The Free Games Will Keep On A-Comin’ For Epic Games Store Users

“If it’s for free, then it’s for me” seems to be the age-old adage adhered to by many an Epic Games Store user. First launched in late 2018, the Fortnite publisher has muscled in on the PC digital distribution space with two crucial tactics: exclusive titles and weekly game giveaways. While the service has its fair share of detractors, few can shy away from the allure of gaming free of charge, and Epic doesn’t seem to be backing away from these deals in 2020.

In fact, if anything, they’ve doubled down in the new year, offering the remastered editions of Darksiders, Darksiders II, and Steep free of charge to kick things off. They may not be the most acclaimed or recent titles, but budget gamers could build a fairly commendable library from these handouts alone, and these three games alone could offer up dozens upon dozens of hours of playtime. Those who stick to the dollar-per-hour gaming mantra couldn’t hope for a better deal short, perhaps, or a trial subscription to Xbox Game Pass.

Epic’s website also lists the 2017 indie Metroidvania Sundred and last year’s story-driven action platformer Horace as upcoming on-the-house bargains, and who could possibly forget the decade-ending holiday bonanza which saw Epic giving away one free game per day for a solid two weeks?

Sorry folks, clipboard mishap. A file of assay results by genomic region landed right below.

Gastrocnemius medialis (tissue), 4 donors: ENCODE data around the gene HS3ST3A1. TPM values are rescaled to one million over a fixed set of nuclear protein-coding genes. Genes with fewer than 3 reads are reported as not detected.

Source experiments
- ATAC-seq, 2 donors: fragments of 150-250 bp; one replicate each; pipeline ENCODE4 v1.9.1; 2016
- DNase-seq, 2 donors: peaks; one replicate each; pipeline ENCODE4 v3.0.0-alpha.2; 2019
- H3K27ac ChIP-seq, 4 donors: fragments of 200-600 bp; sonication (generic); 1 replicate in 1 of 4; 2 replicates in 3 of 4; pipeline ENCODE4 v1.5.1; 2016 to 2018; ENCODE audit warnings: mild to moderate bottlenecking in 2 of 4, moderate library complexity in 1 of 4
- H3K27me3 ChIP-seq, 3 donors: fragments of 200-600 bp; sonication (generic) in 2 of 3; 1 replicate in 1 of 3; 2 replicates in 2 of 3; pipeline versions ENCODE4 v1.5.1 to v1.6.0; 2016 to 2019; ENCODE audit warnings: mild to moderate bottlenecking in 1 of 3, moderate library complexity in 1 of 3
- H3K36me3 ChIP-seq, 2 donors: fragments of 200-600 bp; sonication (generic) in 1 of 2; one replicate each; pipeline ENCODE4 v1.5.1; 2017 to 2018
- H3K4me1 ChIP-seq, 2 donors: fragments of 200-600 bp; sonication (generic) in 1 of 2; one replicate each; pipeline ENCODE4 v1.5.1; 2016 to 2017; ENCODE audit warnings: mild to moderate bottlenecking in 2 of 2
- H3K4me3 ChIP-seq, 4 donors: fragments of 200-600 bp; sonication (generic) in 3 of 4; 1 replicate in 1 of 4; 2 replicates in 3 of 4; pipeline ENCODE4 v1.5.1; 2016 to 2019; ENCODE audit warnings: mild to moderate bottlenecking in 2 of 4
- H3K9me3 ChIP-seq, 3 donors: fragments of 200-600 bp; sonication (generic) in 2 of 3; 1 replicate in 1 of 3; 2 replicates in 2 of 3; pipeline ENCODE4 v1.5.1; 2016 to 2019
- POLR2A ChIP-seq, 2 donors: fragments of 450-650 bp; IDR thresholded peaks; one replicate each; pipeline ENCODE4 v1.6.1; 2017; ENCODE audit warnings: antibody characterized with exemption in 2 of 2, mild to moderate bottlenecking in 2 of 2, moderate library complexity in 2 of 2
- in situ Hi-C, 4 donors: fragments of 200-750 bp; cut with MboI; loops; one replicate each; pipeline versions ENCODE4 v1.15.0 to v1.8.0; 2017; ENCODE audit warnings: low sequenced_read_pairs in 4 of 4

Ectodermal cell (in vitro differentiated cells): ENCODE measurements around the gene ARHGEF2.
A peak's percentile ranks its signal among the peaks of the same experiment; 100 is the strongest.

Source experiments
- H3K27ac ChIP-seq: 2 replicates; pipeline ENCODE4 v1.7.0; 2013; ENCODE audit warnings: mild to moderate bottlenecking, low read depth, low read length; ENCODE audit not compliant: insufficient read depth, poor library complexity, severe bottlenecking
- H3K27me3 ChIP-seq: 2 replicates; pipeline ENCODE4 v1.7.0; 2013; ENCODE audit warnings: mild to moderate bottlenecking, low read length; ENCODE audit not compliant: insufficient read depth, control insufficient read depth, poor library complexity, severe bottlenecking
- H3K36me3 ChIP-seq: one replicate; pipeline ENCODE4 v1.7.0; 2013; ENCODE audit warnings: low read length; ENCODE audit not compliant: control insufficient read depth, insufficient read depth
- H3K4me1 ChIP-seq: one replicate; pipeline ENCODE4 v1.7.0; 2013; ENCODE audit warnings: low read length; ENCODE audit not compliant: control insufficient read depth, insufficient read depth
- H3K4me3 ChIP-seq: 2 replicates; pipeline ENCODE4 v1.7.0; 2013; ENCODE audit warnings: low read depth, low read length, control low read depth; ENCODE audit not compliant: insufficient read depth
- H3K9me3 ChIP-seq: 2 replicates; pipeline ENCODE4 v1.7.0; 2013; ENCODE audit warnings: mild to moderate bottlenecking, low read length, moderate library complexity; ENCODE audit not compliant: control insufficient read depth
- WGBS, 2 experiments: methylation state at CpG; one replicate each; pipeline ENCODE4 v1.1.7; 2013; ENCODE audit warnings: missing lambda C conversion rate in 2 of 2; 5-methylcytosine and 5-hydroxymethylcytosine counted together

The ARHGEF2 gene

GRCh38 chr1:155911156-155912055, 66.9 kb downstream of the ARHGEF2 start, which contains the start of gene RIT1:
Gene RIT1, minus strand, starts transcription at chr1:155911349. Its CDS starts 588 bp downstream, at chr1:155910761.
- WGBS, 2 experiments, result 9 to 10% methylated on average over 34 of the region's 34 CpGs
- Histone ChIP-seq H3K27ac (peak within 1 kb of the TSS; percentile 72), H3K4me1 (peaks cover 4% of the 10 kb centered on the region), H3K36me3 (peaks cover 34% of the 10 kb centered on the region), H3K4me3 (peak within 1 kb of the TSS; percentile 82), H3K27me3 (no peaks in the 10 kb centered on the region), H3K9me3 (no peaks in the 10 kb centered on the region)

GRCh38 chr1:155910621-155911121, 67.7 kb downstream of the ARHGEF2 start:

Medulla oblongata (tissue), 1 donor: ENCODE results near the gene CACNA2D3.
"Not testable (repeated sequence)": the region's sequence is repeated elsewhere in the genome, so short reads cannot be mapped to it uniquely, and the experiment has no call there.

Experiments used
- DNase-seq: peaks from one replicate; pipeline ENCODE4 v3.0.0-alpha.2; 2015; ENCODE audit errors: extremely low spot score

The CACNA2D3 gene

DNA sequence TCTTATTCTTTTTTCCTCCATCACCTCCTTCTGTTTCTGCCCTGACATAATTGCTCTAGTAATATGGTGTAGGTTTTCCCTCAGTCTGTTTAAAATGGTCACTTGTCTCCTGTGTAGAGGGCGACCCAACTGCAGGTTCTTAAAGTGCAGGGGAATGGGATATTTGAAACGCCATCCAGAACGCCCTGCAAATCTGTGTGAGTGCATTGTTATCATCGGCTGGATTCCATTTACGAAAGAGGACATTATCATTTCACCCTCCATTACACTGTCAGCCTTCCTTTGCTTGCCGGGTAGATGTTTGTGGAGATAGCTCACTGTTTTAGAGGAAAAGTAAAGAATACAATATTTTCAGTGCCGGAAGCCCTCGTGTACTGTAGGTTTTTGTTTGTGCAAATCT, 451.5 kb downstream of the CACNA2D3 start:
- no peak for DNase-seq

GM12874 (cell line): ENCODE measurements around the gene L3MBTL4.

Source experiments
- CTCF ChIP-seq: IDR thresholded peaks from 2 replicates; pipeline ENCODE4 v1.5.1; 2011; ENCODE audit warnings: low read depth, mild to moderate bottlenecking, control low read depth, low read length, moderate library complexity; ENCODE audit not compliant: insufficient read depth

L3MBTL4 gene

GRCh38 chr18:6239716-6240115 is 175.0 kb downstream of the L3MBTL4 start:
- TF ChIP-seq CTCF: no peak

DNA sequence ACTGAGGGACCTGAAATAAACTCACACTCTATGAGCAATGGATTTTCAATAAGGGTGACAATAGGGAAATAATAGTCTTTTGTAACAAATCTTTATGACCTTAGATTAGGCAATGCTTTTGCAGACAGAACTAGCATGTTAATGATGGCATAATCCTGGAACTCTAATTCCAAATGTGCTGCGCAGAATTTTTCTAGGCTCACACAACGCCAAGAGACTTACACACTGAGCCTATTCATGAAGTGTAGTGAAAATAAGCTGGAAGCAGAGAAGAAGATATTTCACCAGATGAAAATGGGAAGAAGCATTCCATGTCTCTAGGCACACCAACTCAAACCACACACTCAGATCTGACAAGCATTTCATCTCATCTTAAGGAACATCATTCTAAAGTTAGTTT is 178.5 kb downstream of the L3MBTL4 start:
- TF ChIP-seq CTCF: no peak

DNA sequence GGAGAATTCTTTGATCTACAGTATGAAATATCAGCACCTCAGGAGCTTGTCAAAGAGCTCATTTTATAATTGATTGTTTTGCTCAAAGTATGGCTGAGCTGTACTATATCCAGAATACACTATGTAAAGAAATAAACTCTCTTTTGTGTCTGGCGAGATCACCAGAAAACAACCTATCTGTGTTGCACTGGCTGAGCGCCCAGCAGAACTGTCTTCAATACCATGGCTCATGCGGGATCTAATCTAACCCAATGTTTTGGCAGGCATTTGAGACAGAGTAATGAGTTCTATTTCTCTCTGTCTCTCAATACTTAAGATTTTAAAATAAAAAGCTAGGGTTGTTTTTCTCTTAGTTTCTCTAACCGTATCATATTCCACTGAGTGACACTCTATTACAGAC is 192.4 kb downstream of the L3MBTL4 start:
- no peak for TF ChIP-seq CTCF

The caveat to all of this, of course, is that gamers need to have Epic’s proprietary client installed to have access to these specials. Over the past year, the service has proven nearly more controversial than the publisher’s association with Tencent. Launching with more than a few must-have featured totally absent, Epic released a roadmap for their service—a practice which gamers are receiving with less and less patience as time goes on—and still failed to deliver key features on time. In its early days, the Epic Games Store was more or less nothing more than a portal through which to play Fortnite, and, more than a year later, it hasn’t quite moved on—though users can now play the famous battle royale title alongside whatever titles they snagged free of charge.

Both EA and Ubisoft have tried this in the past, though it hasn’t done much to improve the appeal of the Origin or Uplay launchers. EA used to offer up a free title periodically, and, to the surprise of many, a good deal of them were worthwhile experiences like Dead Space or Need For Speed: Most Wanted. They gave up on the practice in 2018, unfortunately, and their recent partnership with Valve seems to indicate that they, too, have begrudgingly given up on the widely-disliked launcher.

Epic has yet to definitively state their plans regarding free game releases for the future, but many fans assume they’ll keep it up so long as they believe it to be necessary. Their extremely controversial practice of buying up third party titles and launching them exclusively on the Epic Games Store has earned them more enemies than friends. Plus, forcing players into using their service rather than giving them incentive to do so comes across as a less-than-genuine tactic.

Doling out free titles, however, has yet to cause any sort of major controversy. Epic will likely keep that up as long as they’re feasibly able.

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